(‘Are you not entertained? Is this not why you are here?’ Photo courtesy of UFC.com.)
Some have criticized this season of Spike TV’s The Ultimate Fighter by calling it “The Junie Browning Show.” That doesn’t seem to bother Browning, who says he’s happy as long as people are entertained. And let’s face it, we are.
On tonight’s episode Browning takes on Rolando Delgado, which he promises is “the best fight this season.” He also discusses some of his drunken antics, the response from his co-stars, and living up to the expectations of his hometown of Lexington, Kentucky. It all makes for an interesting conversation and a fitting interview for our one-year anniversary, since Browning says he reads Cage Potato “all the time.” Who the hell can blame him?
CagePotato.com: Now that you’ve seen a few episodes of the show, what do you think of how they’ve portrayed you?
I think it’s pretty much correct. They didn’t really edit me to look like an asshole. I did that myself. I think I would have liked if they played some of the clips of me goofing around with the guys, but it’s 100% asshole on the show.
What do you think was the correct percentage of asshole? 50%? 80%?
I’d say about 90% asshole. A lot of the stuff I was doing started off as playing around and went from there. Like me throwing peanuts at the guys and stuff, that started as just playing around, but people might not realize that and think I was just always being an asshole.
Is that how you are all the time, or was that just in that house and on that show?
I think it was the house and the combination of tequila and vodka. I’m not like that all the time. Back at home I’m not like that. I’ve never had to be carried out of a bar or anything like that. I think it’s just that place that turns you crazy.
Well what about when we see you getting drunk and out of control, then Dana White comes and gives you a talk and you’re almost kicked out, then a couple days later you’re sober and getting into it again with Efrain Escudero?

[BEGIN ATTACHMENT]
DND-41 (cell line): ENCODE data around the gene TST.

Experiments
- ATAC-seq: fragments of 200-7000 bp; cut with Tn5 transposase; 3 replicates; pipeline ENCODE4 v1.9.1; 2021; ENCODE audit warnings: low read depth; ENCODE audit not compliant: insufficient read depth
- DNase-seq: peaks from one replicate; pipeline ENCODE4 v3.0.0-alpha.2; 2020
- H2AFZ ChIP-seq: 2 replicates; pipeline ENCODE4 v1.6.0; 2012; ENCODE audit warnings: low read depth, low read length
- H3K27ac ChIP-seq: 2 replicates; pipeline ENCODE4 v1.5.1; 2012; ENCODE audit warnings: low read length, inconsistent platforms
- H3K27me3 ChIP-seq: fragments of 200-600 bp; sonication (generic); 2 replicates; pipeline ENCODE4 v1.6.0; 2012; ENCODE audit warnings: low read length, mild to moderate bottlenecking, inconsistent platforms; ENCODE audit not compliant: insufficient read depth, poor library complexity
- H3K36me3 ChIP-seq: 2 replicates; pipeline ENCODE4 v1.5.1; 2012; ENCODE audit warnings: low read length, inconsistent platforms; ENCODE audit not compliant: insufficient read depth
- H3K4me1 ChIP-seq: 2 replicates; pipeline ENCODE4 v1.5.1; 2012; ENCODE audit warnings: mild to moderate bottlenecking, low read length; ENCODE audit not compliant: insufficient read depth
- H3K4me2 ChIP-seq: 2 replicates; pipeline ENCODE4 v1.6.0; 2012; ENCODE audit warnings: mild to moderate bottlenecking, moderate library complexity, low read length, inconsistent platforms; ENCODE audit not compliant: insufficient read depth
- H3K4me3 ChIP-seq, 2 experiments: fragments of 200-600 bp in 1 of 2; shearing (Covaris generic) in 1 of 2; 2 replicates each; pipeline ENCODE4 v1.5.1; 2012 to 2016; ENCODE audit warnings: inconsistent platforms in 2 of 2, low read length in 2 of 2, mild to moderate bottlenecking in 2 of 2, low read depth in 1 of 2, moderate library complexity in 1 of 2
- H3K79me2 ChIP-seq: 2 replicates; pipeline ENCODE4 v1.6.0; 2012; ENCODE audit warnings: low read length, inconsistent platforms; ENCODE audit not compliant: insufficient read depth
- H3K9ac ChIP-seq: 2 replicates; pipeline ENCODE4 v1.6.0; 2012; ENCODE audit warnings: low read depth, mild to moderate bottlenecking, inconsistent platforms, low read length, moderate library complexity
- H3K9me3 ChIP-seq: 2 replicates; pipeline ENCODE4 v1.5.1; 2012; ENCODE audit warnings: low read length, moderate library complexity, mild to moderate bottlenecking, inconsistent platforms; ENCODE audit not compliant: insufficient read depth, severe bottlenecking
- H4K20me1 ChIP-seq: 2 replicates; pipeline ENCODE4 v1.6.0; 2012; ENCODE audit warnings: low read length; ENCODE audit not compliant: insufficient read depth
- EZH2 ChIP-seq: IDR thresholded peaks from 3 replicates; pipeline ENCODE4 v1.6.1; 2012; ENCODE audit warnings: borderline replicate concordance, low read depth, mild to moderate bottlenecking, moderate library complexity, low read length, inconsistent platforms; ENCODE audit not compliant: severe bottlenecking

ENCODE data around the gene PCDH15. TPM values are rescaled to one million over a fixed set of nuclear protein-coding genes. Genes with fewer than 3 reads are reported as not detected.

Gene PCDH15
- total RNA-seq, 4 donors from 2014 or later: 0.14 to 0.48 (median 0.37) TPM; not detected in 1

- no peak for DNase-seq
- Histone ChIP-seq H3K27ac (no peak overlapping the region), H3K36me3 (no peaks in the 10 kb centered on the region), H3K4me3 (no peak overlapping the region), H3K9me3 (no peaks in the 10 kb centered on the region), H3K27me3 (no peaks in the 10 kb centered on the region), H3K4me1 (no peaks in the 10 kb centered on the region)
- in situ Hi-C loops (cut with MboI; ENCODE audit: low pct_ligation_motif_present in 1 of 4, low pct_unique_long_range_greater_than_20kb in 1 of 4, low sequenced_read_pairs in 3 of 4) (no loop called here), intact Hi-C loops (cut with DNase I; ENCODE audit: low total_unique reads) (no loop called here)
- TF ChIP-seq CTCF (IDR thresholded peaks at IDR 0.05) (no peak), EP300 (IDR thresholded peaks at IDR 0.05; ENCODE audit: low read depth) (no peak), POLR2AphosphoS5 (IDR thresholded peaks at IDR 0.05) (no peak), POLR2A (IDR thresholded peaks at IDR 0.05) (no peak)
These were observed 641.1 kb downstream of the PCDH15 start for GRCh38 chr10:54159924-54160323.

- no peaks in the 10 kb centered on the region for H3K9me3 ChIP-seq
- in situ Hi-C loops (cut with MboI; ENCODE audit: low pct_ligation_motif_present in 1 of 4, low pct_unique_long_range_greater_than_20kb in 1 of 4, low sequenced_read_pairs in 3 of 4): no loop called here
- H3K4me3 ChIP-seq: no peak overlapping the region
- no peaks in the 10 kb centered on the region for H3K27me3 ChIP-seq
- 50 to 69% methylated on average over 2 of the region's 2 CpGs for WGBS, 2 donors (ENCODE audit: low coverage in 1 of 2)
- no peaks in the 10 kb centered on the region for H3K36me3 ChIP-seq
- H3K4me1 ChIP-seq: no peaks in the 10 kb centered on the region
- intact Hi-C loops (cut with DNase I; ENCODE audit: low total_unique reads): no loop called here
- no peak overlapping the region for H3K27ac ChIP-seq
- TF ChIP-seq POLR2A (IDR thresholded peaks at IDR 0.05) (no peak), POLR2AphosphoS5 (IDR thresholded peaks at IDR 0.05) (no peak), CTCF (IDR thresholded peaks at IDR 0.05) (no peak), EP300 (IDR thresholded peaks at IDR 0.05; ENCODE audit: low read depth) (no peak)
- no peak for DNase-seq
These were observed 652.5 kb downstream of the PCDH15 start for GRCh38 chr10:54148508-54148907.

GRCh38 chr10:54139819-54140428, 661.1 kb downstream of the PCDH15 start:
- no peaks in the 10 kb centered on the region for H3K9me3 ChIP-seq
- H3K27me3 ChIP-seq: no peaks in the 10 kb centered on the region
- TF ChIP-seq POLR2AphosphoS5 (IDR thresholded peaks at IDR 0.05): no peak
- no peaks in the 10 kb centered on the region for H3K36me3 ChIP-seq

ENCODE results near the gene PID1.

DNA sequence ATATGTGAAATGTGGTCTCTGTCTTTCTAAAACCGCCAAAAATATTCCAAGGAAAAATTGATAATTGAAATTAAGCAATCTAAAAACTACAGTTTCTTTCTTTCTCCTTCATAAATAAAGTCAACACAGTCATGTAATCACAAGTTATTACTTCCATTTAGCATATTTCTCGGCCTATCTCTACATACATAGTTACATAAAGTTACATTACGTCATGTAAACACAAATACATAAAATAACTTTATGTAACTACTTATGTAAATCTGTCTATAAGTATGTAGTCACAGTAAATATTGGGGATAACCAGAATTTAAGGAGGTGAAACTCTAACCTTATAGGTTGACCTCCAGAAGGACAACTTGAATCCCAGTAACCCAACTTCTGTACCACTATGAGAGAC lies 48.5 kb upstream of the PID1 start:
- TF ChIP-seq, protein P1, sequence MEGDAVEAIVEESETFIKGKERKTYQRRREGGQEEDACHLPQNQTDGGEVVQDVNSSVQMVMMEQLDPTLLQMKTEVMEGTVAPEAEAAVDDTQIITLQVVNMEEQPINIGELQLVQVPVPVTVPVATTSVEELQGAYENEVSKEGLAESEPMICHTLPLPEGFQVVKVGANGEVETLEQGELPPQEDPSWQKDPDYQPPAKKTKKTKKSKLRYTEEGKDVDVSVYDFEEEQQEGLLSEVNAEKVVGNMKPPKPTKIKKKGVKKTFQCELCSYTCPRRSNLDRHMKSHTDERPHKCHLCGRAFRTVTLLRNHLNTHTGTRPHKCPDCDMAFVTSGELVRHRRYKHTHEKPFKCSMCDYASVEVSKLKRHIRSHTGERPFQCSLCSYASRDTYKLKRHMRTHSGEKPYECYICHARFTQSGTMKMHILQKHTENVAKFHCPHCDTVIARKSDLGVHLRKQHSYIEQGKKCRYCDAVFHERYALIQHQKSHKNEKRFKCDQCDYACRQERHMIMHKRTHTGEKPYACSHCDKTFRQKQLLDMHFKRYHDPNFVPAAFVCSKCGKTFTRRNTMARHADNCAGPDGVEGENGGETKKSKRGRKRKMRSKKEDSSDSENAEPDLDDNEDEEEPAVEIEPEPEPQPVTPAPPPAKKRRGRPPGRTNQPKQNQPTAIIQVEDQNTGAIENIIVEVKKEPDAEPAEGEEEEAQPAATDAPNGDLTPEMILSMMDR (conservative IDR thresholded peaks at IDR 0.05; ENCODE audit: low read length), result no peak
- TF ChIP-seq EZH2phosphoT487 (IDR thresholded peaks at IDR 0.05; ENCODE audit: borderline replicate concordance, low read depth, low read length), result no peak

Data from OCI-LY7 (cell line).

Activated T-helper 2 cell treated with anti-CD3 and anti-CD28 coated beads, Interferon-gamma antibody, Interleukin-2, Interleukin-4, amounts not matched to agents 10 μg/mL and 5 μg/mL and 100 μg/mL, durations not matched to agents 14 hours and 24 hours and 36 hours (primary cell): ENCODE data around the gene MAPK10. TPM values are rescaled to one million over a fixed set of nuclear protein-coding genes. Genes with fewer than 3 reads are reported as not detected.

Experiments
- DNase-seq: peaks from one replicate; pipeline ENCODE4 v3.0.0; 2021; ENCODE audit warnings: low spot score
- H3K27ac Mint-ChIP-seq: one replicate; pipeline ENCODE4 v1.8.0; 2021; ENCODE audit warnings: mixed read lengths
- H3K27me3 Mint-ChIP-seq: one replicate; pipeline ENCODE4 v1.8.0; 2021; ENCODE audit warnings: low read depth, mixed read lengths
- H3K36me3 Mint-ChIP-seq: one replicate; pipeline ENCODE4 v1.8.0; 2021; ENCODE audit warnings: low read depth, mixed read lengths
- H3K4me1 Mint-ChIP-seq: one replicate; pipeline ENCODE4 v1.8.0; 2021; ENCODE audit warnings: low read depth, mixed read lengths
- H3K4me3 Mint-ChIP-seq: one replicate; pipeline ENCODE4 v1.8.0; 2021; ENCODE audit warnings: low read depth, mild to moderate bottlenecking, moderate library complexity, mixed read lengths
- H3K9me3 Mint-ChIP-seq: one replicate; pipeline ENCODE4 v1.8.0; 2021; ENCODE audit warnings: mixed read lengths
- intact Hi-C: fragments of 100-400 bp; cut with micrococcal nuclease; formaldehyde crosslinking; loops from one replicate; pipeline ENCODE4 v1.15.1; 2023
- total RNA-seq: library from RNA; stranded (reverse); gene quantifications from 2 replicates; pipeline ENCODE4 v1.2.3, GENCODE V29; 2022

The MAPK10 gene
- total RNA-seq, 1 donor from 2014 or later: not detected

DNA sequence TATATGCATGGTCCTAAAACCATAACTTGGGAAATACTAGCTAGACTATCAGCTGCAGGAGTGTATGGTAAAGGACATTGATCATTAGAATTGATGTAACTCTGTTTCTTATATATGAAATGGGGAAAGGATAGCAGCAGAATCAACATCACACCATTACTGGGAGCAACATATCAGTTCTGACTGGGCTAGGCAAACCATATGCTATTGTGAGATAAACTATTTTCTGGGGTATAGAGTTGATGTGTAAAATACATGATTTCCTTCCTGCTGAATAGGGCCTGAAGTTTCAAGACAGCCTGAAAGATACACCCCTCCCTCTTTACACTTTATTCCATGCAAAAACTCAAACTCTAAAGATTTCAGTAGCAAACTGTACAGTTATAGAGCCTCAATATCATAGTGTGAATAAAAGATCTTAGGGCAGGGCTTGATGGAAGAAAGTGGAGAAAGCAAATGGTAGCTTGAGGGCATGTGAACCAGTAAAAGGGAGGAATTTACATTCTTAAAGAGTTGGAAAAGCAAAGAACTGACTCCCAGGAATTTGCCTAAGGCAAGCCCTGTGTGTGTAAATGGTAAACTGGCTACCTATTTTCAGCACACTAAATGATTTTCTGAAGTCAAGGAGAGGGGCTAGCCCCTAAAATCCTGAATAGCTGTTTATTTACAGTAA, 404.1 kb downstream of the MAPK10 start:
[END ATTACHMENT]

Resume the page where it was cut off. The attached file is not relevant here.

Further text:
The argument with Efrain, I knew it wasn’t going to escalate or anything. We weren’t about to get into it then. It was more just shit-talking, and that happened between pretty much everyone in the house. I didn’t really have too much against him. Before that scene, they didn’t show it, but he was talking all about his wrestling, about how he was so much better, but they didn’t show that. They just showed me talking shit to him like I started it.
What about when you jumped over the cage after his fight with Shane Nelson? That didn’t seem like just shit-talking.
I was really just pissed there and I just snapped. I thought it might be a little easier to kick his ass when he was tired after a fight. I didn’t want to give him a rest.
When you see this stuff on TV now are you at all embarrassed?
It would be embarrassing if I was anywhere else, but around here (Lexington, Kentucky) I think people would have been disappointed if I didn’t act like that on the show. That’s how we are. Around here we all get drunk and try to fight each other, and that’s just at family reunions. You can imagine what it’s like when we leave the house.
Well I saw a local interview with you and your brother from a while back where you claimed to “piss excellence.” You seemed pretty sure of yourself there.
Oh, man. Yeah, that line was from a movie, “Talladega Nights.” But I mean, I get a lot of hate on the MMA forums for stuff I did on the show, but around here people see that and they give me high-fives on the street. I think people would have been disappointed if I didn’t represent Kentucky that way. If I was just sitting on the couch playing chess with the guys and twiddling my thumbs and talking about the economy, people here would have been real disappointed in me.
In general, do you think you have problems with anger?